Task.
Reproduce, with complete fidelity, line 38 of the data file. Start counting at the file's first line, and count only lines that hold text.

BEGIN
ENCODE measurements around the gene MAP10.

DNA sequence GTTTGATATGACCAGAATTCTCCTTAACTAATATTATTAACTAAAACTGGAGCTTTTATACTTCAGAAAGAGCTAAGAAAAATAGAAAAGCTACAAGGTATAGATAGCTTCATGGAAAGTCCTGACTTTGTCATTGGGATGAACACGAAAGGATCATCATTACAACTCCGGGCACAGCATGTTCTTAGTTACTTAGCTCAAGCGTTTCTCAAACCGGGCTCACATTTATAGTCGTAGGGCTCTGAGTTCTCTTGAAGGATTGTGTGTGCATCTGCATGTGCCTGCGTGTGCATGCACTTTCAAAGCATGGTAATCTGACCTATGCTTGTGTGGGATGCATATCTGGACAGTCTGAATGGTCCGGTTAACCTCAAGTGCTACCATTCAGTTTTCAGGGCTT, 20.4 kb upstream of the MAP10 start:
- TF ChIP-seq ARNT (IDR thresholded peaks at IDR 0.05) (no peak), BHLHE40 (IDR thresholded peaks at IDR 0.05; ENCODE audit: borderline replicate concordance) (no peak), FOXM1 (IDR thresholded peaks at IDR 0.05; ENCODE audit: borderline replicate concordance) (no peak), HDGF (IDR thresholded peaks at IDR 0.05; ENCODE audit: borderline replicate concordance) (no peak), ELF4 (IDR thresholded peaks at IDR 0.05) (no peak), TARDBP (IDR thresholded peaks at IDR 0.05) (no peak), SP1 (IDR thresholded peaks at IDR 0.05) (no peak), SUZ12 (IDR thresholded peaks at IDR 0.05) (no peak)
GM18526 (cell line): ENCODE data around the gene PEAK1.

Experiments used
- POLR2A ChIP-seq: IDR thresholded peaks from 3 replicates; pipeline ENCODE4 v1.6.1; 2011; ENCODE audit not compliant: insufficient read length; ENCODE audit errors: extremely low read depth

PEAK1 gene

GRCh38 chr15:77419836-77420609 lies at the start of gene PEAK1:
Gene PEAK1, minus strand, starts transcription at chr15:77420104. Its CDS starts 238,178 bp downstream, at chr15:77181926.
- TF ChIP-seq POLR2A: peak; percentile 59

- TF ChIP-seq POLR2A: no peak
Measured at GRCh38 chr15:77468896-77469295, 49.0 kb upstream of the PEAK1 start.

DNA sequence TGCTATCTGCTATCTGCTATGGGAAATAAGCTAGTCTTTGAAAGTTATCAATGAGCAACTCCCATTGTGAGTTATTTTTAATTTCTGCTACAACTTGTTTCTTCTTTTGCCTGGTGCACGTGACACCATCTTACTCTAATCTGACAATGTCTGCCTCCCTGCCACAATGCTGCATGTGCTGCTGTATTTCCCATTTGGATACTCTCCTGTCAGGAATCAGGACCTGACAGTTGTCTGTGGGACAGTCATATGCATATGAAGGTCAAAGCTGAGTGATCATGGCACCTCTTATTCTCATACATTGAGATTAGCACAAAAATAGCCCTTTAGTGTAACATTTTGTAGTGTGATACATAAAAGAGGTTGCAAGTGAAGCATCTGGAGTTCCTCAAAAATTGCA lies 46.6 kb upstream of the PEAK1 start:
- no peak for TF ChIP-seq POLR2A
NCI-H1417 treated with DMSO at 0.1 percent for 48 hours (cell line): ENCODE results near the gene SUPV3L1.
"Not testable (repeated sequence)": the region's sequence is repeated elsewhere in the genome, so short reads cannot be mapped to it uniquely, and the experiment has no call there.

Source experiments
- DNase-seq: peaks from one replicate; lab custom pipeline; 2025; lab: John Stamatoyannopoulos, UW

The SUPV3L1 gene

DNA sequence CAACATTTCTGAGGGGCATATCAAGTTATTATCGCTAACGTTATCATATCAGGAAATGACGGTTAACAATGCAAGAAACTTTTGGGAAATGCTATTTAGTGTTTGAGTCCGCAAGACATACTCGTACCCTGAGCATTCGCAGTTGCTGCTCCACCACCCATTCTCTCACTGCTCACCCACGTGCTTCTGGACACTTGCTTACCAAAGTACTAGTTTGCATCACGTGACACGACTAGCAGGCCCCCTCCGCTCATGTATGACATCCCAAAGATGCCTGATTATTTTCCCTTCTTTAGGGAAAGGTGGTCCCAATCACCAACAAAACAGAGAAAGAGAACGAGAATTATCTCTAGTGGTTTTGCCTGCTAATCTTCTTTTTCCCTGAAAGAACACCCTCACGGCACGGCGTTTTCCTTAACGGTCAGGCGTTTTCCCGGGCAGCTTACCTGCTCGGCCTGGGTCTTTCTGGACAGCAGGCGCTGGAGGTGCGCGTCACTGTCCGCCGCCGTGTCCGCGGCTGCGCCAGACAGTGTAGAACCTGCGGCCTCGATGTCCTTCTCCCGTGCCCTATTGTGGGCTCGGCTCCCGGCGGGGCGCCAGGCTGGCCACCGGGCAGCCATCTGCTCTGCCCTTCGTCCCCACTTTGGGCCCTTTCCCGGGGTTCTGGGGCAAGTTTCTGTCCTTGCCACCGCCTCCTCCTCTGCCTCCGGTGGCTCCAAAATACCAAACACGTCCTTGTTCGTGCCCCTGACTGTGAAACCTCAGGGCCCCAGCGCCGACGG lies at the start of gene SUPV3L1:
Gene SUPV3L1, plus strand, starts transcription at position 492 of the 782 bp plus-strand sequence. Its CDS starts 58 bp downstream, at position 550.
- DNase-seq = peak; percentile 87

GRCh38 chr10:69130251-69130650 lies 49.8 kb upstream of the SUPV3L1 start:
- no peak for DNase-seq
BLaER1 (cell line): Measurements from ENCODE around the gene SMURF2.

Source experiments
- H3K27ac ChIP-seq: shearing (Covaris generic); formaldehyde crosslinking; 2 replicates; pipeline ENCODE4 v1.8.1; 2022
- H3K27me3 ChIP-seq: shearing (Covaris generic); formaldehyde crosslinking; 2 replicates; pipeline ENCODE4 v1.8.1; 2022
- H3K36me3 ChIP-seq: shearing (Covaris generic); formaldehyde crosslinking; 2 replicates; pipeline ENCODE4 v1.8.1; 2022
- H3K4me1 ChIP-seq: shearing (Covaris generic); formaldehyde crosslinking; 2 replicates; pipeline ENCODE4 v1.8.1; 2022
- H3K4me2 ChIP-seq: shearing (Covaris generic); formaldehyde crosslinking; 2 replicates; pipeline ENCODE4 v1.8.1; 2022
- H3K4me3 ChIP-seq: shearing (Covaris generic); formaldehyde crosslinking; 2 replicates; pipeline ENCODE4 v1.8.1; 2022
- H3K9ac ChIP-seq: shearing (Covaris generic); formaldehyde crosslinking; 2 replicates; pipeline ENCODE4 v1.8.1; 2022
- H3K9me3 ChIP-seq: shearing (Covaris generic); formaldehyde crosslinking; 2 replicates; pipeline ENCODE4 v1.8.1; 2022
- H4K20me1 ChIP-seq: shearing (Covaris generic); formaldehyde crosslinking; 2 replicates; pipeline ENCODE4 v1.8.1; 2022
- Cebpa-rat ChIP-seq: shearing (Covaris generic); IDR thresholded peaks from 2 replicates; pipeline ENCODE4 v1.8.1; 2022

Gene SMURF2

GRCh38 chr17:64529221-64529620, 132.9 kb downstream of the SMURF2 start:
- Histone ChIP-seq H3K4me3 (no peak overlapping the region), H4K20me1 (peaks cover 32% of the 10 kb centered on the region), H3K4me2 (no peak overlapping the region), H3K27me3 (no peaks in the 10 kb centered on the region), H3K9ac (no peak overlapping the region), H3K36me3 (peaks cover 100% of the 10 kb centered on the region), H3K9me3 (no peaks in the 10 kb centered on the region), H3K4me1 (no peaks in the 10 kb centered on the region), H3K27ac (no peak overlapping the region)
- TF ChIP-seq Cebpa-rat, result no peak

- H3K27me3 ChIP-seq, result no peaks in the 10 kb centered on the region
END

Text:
GRCh38 chr17:64529221-64529620, 132.9 kb downstream of the SMURF2 start: